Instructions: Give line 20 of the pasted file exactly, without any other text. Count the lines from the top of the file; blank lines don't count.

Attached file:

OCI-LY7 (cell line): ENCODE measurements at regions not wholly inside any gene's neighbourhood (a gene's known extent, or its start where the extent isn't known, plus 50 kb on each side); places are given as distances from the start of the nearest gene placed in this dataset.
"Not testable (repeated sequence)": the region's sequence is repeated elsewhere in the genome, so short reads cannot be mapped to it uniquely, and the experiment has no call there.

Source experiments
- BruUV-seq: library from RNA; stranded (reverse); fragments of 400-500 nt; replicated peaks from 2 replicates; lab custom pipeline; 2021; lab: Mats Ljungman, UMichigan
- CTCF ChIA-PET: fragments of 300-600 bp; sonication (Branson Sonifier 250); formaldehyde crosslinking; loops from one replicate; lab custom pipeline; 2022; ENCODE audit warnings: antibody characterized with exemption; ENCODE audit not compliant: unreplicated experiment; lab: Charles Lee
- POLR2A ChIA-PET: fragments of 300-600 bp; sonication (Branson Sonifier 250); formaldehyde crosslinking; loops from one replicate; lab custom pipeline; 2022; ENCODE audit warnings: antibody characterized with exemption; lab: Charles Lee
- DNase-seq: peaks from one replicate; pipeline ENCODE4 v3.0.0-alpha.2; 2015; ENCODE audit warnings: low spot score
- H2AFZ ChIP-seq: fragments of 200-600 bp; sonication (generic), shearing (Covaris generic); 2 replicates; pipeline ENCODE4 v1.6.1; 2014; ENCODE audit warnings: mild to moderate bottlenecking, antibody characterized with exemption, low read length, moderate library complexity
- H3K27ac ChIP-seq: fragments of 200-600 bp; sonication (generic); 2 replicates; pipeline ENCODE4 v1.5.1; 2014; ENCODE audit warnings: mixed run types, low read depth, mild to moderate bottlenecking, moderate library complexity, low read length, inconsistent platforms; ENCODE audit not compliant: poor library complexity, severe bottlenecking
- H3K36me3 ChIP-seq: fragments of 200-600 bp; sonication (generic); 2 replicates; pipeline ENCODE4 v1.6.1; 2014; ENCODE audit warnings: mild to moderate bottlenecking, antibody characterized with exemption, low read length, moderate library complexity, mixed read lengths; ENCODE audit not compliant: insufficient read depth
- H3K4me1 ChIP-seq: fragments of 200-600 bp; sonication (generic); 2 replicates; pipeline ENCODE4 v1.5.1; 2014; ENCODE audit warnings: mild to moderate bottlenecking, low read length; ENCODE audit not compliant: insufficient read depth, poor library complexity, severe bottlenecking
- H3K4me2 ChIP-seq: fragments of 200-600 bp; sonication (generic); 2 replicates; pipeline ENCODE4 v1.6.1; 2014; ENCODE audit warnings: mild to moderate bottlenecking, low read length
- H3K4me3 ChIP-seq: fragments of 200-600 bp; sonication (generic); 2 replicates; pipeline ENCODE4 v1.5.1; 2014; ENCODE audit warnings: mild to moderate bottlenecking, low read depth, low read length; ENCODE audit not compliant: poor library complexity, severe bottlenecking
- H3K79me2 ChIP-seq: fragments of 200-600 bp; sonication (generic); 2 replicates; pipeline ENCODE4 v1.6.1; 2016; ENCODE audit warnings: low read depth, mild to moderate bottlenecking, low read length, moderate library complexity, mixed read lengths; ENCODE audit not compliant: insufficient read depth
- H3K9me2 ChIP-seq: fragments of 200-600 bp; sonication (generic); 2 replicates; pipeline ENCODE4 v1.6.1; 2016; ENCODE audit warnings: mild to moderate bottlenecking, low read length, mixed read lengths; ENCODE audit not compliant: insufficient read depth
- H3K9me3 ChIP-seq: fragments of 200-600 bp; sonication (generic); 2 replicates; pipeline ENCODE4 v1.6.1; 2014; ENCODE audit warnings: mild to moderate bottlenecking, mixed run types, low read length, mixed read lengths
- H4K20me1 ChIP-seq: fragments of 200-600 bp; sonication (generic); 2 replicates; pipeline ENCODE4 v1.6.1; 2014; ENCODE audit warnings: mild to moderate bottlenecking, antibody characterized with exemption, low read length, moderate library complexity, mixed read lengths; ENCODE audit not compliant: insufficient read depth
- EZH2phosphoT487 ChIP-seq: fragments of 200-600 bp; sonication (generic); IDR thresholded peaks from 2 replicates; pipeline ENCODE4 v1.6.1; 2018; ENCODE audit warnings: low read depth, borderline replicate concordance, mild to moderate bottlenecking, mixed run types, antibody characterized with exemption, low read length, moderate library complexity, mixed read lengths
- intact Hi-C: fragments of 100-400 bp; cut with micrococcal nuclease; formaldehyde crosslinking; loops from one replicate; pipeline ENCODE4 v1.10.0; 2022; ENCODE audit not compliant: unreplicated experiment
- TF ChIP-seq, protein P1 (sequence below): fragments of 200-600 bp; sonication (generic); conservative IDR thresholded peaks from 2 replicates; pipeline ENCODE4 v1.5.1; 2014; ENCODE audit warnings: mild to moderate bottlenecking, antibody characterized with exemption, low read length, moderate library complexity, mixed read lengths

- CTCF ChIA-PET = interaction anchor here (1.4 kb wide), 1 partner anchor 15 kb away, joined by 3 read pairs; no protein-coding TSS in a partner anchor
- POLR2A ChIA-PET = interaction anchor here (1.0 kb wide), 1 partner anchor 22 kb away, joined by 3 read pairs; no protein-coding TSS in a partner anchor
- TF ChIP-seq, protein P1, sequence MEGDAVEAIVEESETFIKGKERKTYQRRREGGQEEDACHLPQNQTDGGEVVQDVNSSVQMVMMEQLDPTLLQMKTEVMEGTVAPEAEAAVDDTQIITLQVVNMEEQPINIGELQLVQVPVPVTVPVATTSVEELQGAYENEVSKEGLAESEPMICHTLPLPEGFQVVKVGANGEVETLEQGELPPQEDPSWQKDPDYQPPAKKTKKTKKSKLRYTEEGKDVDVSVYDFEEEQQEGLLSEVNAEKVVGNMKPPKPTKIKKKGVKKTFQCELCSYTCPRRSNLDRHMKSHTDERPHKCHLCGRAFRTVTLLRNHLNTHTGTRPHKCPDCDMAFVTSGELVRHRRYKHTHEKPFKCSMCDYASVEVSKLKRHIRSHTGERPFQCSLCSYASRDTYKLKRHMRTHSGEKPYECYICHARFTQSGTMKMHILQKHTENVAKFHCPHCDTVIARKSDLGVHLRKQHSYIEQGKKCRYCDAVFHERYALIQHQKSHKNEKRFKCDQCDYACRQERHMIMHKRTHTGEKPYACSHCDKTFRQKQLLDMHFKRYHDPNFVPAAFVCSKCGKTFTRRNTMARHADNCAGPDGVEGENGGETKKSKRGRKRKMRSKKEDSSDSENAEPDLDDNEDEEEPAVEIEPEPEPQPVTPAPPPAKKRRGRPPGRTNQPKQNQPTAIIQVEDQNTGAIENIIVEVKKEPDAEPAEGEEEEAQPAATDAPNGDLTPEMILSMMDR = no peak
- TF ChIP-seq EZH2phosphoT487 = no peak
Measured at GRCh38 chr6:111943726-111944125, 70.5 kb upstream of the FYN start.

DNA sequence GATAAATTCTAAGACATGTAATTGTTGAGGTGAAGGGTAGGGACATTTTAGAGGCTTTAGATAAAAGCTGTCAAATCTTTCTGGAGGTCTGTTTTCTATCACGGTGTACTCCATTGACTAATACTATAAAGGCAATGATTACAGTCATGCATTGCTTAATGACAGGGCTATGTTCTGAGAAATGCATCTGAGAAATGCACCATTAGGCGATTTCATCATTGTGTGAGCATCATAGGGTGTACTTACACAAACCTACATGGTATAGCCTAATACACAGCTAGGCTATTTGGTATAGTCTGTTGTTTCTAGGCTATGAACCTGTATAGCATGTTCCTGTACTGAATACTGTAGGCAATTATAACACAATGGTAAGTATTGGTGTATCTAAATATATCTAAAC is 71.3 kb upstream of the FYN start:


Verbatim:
- TF ChIP-seq, protein P1 (sequence below): fragments of 200-600 bp; sonication (generic); conservative IDR thresholded peaks from 2 replicates; pipeline ENCODE4 v1.5.1; 2014; ENCODE audit warnings: mild to moderate bottlenecking, antibody characterized with exemption, low read length, moderate library complexity, mixed read lengths